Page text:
By: Leddy Harper

“I don’t like to be touched. Or looked at.”

I wasn’t exactly expecting that one, but it did make sense as to why she wouldn’t hold eye contact with me. “Well, I’m sure we can fix that. There are many things we could do to make it more comfortable for you. Is it touching and looking in general that makes you uncomfortable? Or is it strictly in the bedroom?”

Her head bowed and I heard her take in a deep breath.

“I’m sorry. I can’t do this.” She stood up and began to head to the door.

I moved quickly in front of her, halting her exit. It wasn’t the first time a client felt the need to rush out of the office, but it was the first time that I felt panicky over it. “I understand if you want to leave, but could you please make that decision at the end of this meeting? Could you at least give me that? Hear me out and then make up your mind?”

“You can’t help me,” she practically whispered, leaving a trail of air against my neck.

“You don’t know that. You haven’t given me a chance.”

She bowed her head again, but this time, I reached beneath her chin. As soon as my finger touched her skin, she pulled away. I always approached my new patients slowly, with caution, giving them the time they needed to adjust. But slow wouldn’t help her. I could tell in an instant that everyone around her had always moved at a slow, cautious pace. It clearly hadn’t helped her at all. So instead of easing into my normal routine with her, I did the only thing I could think of to break through the thick layers of ice that surrounded her.

I grabbed her by the back of her neck with one hand and held on to her cheek with the other. “Ivy, look at me.”

Her eyes bounced around to things behind my head before she closed her eyelids all the way. I took a step closer to her, getting my face closer to hers. “Ivy,” I spoke in the softest voice I could find. I wasn’t one to talk softly with my deep baritone voice, but if I almost whispered, I found that I could come close to speaking softly.

“Open your eyes and look at me.”

“I can’t. You’ll see me.” There was something about her tone that concerned me. I questioned if it would be best to let go of her and allow her walk out, as she clearly wanted.

“That’s exactly what I want to do. Let me see you.” My words came out in short breaths and it surprised me. I had said words like those to countless women, encouraging their confidence, but not once did it illicit heavy breathing. Not once did it cause me to feel like the room was spinning around me.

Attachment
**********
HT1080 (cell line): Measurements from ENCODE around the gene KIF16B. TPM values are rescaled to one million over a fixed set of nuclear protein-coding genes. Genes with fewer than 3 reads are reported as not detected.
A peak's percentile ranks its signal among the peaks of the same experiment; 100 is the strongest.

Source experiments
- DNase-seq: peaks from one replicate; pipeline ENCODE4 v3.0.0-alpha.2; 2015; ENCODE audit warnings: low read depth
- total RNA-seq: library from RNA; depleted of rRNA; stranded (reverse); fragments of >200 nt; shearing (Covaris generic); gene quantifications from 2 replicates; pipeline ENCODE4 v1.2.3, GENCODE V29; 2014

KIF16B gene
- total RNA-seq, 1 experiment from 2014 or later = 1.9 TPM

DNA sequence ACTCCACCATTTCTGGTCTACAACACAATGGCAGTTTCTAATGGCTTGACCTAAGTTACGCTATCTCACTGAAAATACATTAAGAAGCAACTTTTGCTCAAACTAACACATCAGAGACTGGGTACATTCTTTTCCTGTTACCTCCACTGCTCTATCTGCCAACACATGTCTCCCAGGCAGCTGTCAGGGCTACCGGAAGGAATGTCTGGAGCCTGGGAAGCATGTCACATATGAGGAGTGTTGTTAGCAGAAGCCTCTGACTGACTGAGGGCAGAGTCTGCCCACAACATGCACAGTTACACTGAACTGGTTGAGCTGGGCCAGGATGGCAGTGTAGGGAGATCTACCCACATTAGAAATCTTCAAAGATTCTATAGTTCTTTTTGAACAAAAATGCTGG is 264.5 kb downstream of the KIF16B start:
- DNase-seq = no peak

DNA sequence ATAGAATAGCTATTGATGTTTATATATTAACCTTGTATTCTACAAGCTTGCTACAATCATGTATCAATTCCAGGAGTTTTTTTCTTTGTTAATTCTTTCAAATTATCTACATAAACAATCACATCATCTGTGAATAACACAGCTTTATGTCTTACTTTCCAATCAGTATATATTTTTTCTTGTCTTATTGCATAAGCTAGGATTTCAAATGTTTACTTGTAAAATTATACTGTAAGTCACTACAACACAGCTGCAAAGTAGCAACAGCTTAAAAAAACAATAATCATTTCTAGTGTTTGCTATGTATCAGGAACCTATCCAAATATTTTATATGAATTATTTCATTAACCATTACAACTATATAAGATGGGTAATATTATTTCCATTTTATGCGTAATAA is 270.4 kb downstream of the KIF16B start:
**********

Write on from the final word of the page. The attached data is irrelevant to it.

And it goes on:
Slowly, her eyes opened. It afforded me an up-close look at the mixture of grey and red I had only caught a glimpse of earlier. The up-close version was so much better. The grey was dark, almost stormy looking, and the red looked like blood. It would be easy to look at her and see a tormented soul, but I didn’t. I looked into her eyes and saw someone much like myself. Someone who battled their demons alone. It solidified my decision to help her.

“Why are you running?” I asked without moving an inch from her. Without untangling my hands from her neck or removing my touch from her face. I knew I needed to break away, not for her sanity, but for mine.

“You can’t help me.” Her voice was soft and shaken, but the words came across as powerful, strong.

“You haven’t let me try, Ivy. Let me try, please.”

“Why do you want to help me so much?”

“You came to me for a reason. You wouldn’t be here if you didn’t want help. I do this sort of thing for that reason. I wouldn’t be here if I didn’t want to help. It’s a rather simple answer from what I see.” I should’ve moved my hands from her, but I found that I couldn’t. Just like I couldn’t move my eyes from hers—I was frozen in place. I wondered if she could see into me as much as I could her. I wondered if she could see my darkness and if it comforted her. Or did it scare her?

“How does this work?” Her voice was as breathy as mine.

I finally released my hold on her and took a step back. “Let’s sit back down and talk about it.”

I held my breath until Ivy moved back to her seat, but I didn’t take mine until she was seated. I didn’t want to chance her fleeing again. She wasn’t as jumpy as she was before, but she still looked like a scared child sitting in front of me.

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